NEW YORK - The family of Prince has told Donald Trump to stop playing the late icon's songs at rallies, following a phalanx of other angry artists who have told the US president to pull the plug.
"The Prince Estate has never given permission to President Trump or The White House to use Prince's songs and have requested that they cease all use immediately," tweeted the musician's half-brother Omarr Baker.
The Trump campaign did not immediately respond to an AFP request to comment.
The president's team have reportedly added "Purple Rain," one of Prince's best-loved tracks, to the playlist of recent rallies in the run-up to November midterm elections, including in Mississippi last week.
The complaint adds Prince to a long line of musicians or their representatives who have objected to the billionaire Republican head of state blasting out their tunes at his public rallies.
The Rolling Stones, Adele, Neil Young, R.E.M., Aerosmith, Queen and George Harrison are among acts that have lodged objections to the use of their music at Republican gatherings.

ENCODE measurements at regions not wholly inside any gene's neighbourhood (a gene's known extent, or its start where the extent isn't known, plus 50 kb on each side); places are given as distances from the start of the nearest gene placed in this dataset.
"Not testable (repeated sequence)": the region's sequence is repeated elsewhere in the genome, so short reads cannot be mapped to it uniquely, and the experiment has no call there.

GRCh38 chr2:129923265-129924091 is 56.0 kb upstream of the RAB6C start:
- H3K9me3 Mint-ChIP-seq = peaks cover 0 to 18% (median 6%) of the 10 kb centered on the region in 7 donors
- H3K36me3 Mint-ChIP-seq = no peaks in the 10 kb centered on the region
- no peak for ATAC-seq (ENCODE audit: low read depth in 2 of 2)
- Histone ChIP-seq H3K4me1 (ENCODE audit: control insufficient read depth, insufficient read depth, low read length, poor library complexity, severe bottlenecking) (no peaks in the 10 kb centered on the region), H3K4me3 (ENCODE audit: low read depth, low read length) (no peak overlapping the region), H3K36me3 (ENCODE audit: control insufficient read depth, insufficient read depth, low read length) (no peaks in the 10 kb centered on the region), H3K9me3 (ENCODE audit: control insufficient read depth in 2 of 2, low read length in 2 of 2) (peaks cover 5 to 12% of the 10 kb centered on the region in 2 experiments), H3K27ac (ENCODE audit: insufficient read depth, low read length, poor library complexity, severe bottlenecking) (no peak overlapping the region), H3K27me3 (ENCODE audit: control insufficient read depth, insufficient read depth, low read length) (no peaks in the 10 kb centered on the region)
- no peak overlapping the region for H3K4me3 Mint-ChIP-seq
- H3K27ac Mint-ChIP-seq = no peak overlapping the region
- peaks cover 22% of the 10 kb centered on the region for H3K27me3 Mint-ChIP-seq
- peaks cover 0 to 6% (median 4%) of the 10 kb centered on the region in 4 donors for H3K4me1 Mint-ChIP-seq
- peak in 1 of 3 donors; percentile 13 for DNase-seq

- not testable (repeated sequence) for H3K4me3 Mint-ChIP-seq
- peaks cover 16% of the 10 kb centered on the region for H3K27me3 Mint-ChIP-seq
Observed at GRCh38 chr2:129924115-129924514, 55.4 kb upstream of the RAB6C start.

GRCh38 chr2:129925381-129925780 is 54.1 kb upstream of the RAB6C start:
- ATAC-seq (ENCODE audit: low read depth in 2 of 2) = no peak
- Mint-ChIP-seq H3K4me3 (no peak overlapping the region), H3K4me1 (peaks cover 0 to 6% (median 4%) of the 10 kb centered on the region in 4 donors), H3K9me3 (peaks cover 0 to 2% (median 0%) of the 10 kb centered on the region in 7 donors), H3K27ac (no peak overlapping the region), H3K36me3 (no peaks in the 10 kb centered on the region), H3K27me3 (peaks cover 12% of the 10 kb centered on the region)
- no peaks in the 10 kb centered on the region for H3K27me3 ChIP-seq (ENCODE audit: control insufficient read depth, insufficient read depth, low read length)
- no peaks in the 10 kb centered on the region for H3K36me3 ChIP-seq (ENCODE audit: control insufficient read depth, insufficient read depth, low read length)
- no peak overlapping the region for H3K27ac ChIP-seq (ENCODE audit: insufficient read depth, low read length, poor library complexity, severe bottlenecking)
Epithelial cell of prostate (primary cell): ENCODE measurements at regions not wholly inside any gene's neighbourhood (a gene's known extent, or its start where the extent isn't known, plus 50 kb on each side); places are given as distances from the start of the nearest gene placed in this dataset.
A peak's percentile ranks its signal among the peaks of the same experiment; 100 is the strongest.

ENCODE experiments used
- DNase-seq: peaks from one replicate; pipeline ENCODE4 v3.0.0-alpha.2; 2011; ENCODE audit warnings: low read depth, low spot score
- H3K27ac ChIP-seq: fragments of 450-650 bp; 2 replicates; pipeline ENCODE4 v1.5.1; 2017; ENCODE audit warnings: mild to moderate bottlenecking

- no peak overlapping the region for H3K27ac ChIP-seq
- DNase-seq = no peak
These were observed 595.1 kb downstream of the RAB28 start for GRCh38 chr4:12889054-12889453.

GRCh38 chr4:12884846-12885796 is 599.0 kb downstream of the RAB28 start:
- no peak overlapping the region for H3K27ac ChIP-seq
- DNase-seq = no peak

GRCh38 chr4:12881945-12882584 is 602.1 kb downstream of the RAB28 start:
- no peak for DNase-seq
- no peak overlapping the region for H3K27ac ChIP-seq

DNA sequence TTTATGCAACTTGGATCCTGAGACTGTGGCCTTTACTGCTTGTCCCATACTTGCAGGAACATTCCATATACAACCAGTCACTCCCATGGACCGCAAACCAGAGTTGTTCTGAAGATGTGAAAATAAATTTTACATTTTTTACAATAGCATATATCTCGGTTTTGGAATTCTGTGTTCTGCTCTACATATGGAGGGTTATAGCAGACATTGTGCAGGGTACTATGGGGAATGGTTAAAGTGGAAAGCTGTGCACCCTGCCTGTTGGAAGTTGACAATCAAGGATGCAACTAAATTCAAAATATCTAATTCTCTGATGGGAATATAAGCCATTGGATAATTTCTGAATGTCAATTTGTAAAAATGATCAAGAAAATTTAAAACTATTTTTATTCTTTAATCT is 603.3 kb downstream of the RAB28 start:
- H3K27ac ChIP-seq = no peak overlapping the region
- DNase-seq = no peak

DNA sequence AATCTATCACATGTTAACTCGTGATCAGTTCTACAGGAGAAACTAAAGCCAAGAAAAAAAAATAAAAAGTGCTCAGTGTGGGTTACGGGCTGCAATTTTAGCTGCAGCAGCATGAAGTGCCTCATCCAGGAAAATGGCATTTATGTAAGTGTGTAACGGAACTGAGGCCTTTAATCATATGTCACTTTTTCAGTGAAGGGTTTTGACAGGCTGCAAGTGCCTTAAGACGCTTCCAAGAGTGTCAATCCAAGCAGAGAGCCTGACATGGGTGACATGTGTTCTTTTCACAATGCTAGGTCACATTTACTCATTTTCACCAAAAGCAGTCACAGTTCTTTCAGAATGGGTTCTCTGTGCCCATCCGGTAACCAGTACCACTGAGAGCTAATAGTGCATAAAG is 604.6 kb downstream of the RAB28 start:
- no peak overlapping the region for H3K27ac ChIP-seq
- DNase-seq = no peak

The family of Italy's late Luciano Pavarotti, one of the most famous tenors of the 20th century, also criticised the use of his signature recording of blockbuster Puccini aria "Nessun Dorma," a fixture at Trump's 2016 rallies.
But during a question-and-answer session on Twitter two years ago Rolling Stones frontman Mick Jagger was quoted as saying there was nothing he could do under US law to stop Trump playing his music.
"If you're in a public place like Madison Square Garden or a theatre, you can play any music you want, and you can't be stopped. So, if you write a song and someone plays it in a restaurant that you go to, you can't stop them. They can play what they want," the Daily Beast quoted him as saying.
While US law could allow an artist to ask for his music not to be played at political campaigns, none have yet followed through with any legal action.
Prince died aged 57 in April 2016 from an accidental overdose of powerful painkillers. He left no will and had no living children, with his siblings put in charge of keeping his estate afloat.